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Professor Dr. Dr. h.c. C.F. Gethmann

Institut für Philosophie
Stichwort: Kongress 2008
Universität Duisburg-Essen
Universitätsstr. 12
45117 Essen

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Patrice Soom, M.A. (Lausanne, CH) - Curriculum Vitae
Naturalizing the mind: binding common-sense functionalism and neuropsychology


A central focus of contemporary philosophy of mind is the causal exclusion problem (Kim, 1998). Given the premise that mental properties strongly supervene on physical properties and the premise of the causal, nomological and explanatory completeness of the physical domain, the causal exclusion problem turns out to be a strong argument in favour of the psychophysical identity thesis. Then, all there is in the world is identical with physical properties that can also make true mental descriptions.

Therefore, the causal exclusion problem supports the reductionism in philosophy of mind. This means, it suggests the possibility to reduce mental description to physical ones. However, the multiple realization argument (MR) is generally considered as a conclusive objection against theory reduction by maintaining that bi-conditional links between concepts of different sciences cannot be established (as required by the classical Nagalian account of reduction). MR is right in pointing out that mental concepts are not co-extensional with any physical or neuroscientific concepts, since physically different individuals can fall under the same mental description. MR speaks therefore against theory reduction and stands clearly in conflict with the above mentionned suggestion.

I shall take Kim’s argument as a starting point and move on to consider MR from a new perspective that does not contradict reductionism. My talk is based on a new model of inter-theoric reduction by means of functionally defined sub-concepts due to Esfeld & Sachse (Esfeld and Sachse, 2007), which is designed to escape the anti-reductionist consequence of MR. The sub-concepts strategy proceeds in three steps: first, if two physical entities p1 and p2 fall under a functional concept F, there is a systematic difference in the way in which p1 and p2 produce the characteristical effect of F. Second, there are physically possible conditions under which those side-effects manifest themselves in a functional salient way. Third, on the basis of those salient manifestations, one can constructs sub-concepts F1 and F2 of F within a functional vocabulary. We thus obtain the co-extensionality between functionally defined sub-concepts and physical concepts as required in the nagalian account.

The sub-concept strategy has been applied in detail to the relation between classical and molecular genetics (Sachse, 2007) and opens crucial issues whether it works for the mind-brain case. I shall illustrate how this model can be applied to reduce folk psychology to neuropsychology, using a classical example of cognitive sciences, namely the disconnection syndrome. This one picks out a set of behavioural abnormalities arising, from the neurological point of view, from injuries to, or from a total lack of corpus callosum. This one is a large strip linking both hemispheres of mammalians brains and allowing information exchange between the two half-brains.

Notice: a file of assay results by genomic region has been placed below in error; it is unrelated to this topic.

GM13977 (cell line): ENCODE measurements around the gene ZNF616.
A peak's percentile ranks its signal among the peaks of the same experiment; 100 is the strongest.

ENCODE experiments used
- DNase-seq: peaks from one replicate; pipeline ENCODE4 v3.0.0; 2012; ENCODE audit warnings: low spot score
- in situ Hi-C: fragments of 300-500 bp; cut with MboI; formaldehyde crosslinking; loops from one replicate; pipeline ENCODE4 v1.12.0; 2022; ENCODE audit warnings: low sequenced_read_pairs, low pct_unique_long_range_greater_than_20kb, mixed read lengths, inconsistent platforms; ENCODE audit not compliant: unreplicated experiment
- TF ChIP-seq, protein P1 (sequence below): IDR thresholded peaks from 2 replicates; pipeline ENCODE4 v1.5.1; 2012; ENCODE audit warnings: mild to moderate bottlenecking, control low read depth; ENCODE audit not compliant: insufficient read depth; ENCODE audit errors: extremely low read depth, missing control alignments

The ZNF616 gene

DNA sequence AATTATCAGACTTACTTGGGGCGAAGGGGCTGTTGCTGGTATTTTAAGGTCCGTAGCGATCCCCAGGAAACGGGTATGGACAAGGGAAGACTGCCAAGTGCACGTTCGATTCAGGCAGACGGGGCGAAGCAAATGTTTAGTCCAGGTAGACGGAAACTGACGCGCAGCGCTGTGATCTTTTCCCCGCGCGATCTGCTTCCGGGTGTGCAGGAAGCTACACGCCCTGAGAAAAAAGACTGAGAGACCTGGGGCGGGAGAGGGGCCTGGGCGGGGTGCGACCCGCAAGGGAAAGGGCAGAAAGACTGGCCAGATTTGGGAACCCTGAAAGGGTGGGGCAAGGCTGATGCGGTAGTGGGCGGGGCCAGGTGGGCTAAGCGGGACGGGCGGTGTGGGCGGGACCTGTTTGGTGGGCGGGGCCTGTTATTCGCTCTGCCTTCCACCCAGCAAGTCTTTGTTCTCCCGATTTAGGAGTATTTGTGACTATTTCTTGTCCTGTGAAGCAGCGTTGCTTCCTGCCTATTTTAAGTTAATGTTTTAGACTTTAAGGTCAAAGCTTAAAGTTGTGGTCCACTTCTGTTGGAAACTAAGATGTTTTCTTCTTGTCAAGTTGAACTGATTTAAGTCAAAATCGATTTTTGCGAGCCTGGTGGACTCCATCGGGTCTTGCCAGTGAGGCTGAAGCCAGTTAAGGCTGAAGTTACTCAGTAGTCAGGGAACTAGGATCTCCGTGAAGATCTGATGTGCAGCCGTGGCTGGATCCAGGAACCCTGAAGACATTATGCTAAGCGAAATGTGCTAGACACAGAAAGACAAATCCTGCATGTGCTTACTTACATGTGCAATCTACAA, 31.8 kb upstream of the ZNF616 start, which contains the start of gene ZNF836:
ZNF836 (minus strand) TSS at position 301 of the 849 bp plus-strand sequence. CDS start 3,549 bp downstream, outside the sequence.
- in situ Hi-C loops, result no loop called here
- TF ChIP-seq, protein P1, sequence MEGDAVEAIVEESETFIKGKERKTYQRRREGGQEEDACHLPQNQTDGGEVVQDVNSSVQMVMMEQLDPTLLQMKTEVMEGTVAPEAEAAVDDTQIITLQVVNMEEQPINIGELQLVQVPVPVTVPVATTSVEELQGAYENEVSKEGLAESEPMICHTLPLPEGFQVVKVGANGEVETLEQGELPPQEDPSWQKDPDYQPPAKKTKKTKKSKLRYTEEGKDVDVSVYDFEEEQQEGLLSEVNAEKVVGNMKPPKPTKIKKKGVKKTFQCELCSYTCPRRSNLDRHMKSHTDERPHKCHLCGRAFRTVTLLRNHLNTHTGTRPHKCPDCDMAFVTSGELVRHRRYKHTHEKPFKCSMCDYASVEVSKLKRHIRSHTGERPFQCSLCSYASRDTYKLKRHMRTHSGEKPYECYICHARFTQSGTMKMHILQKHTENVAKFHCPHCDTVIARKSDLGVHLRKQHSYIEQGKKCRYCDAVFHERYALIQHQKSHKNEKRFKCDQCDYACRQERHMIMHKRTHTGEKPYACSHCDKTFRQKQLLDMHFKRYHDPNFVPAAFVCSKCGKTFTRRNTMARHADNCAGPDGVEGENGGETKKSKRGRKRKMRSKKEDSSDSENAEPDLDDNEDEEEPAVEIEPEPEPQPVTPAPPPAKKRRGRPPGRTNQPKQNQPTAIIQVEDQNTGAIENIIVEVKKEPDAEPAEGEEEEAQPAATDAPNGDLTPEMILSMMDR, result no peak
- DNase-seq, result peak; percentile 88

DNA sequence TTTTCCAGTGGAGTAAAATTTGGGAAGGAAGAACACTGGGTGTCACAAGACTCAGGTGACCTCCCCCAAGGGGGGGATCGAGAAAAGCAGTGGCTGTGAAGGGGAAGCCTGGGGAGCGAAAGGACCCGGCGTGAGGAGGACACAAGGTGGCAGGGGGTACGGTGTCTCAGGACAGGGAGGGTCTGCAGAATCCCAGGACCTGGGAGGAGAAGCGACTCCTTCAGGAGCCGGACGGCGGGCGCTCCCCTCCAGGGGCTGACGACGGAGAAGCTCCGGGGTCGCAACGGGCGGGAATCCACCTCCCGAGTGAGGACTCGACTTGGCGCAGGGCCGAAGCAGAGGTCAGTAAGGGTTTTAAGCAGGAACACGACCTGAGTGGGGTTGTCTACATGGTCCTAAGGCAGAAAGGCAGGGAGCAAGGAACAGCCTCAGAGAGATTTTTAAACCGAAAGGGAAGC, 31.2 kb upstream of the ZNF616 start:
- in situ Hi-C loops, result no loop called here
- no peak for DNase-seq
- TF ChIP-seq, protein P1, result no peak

Behavioural issues of commissurotomy have been extensively studied since the re-introduction of this type of surgery as an elective treatment of epilepsy. The most surprising result is the apparent lack of change with respect to the daily life of patients. Indeed, one needs specific cognitive tests to detect from a behavioural perspective differences between split-brain patients and ordinary subjects (Kolb and Whishaw, 2003). On the one hand (step 1), since split-brain patients behave normally, usual functionalized mental states can be ascribed to them in the same way as to ordinary subjects. On the other hand (step 2), specific cognitive tests enable us to discriminate between ordinary and split-brain individuals on purely behavioural criteria. The claim is that behavioural particularities of split-brain patients can thus be captured in the vocabulary of a functionalized folk-psychology. This fact enables us (step 3) to construct sub-concepts F1 and F2 of any mental state F shared by split-brain and ordinary individuals. F1 and F2 are still instances of F since they contain the functional definition of F, but they capture also the side-effects produced by a particular realizer by additional functional specifications. Against this backround, a functionalized folk psychology can in principle be reduced to neuropsychology, since neuropsychology is devoted to the interaction between neurological specificities and observable behaviour.

ESFELD, M. and SACHSE, C. (2007), 'Theory reduction by means of functional sub-types', International Studies in the Philosophy of Science, 21.

KIM, J. (1998), Mind in a physical world. An essay on the mind-body problem and mental causation. Cambridge (Massachusetts): MIT Press.

KOLB, B. and WHISHAW, I.Q. (2003), Fundamentals of human neuropsychology. New York: Worth.

SACHSE, C. (2007), Reductionism in the Philosophy of sciences. Frankfurt (Main): Ontos-Verlag.

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Curriculum Vitae von Patrice Soom, M.A.

  • Bis 2007: Philosophie (University of Lausanne). Abschluss: Master
Derzeitige Universität oder Institution:
  • University of Lausanne
  • Philososphy of mind
  • Philosophy of science
Berufliche Stationen:
  • 2007 - 2010: PhD student
  • 2007 - 2009: Teaching auxiliary
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